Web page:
Plugging is the BEST method of repairing nail punctures because it seals the tire from both sides, keeping water from penetrating the steel cords which can lead to corrosion and failure. There are types of repair materials that combine a plug and a patch which produces the best possible repair…But for most simple nail punctures in the tread area, a correctly installed plug works just fine…The key term here is “correctly installed”. Problems arise when the technician fails to follow the original puncture track with the probe and instead makes a NEW puncture, which he then plugs…But the original hole inside the tire has not been repaired allowing air into the cord structure which will separate the tire after a period of time…


#12

I’m getting the tire fixed as I write this. It will be plugged. The issue I had with this tire and my reason for sending out the post is that the puncture is NOT anywhere near the sidewall. It’s a little over 1 full inch in on the tread. I’ve had sidewall punctures before and even had some that were on the “corner” of the tire where the sidewall meets the tread. I completely understand repair shops not wanting to patch those for the reasons stated above. Years ago I had a tire on a Ford plugged at a repair shop and the puncture was a lot closer to the sidewall than this puncture. I never had any problems with it. I was told that according to DOT standards that a plug is not considered a permanent fix for a tire, yet as I said, I’ve never had any problems with plugs alone.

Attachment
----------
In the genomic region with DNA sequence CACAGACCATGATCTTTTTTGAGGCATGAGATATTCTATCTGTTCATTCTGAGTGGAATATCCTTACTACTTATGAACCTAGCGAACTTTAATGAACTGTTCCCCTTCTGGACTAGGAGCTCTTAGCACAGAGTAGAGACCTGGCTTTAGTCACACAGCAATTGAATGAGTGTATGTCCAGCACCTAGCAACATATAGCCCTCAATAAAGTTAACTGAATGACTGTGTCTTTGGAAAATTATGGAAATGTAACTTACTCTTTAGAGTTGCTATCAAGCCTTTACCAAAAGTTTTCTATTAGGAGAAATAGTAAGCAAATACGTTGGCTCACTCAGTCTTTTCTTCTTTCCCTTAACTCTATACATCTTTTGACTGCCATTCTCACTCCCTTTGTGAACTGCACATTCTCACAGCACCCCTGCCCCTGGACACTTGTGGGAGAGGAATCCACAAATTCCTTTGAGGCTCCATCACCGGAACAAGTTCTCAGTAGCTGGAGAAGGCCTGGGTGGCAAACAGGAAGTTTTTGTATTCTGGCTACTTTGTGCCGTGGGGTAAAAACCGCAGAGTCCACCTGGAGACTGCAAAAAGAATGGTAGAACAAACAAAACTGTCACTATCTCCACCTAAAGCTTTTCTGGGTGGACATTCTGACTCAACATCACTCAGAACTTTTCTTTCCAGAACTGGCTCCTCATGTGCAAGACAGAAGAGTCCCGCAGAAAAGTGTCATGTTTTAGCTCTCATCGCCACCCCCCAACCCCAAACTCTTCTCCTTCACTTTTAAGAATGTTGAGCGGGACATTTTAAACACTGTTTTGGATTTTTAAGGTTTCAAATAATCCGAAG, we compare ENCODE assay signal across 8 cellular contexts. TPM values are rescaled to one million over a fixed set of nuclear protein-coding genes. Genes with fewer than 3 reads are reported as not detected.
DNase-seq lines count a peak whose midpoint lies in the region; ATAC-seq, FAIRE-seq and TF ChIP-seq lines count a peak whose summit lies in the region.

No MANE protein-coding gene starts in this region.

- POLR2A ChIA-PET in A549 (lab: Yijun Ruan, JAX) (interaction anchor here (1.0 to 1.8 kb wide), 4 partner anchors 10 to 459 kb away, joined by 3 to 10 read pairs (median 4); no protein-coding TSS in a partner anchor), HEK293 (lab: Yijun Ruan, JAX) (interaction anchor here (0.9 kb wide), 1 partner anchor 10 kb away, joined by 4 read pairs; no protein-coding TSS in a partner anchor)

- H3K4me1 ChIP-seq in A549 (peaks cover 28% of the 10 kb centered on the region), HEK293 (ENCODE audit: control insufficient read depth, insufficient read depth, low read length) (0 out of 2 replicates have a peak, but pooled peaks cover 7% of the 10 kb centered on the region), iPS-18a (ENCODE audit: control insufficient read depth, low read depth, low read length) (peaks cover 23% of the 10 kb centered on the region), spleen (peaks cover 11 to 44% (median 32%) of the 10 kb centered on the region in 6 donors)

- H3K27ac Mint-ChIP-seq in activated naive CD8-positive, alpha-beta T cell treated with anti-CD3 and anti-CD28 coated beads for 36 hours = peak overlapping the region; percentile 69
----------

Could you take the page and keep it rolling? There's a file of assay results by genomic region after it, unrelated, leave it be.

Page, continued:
#13

i have been if the tire business for over 40 years. i could not tell you how many tires i have seen ruined because the plug missed the actual hole, or failed and leaked after a very short period of time. at best a plug is a temporary repair. best way to repair is with a plug patch. you may pay 40 bucks for repair and re-balance but it is worth it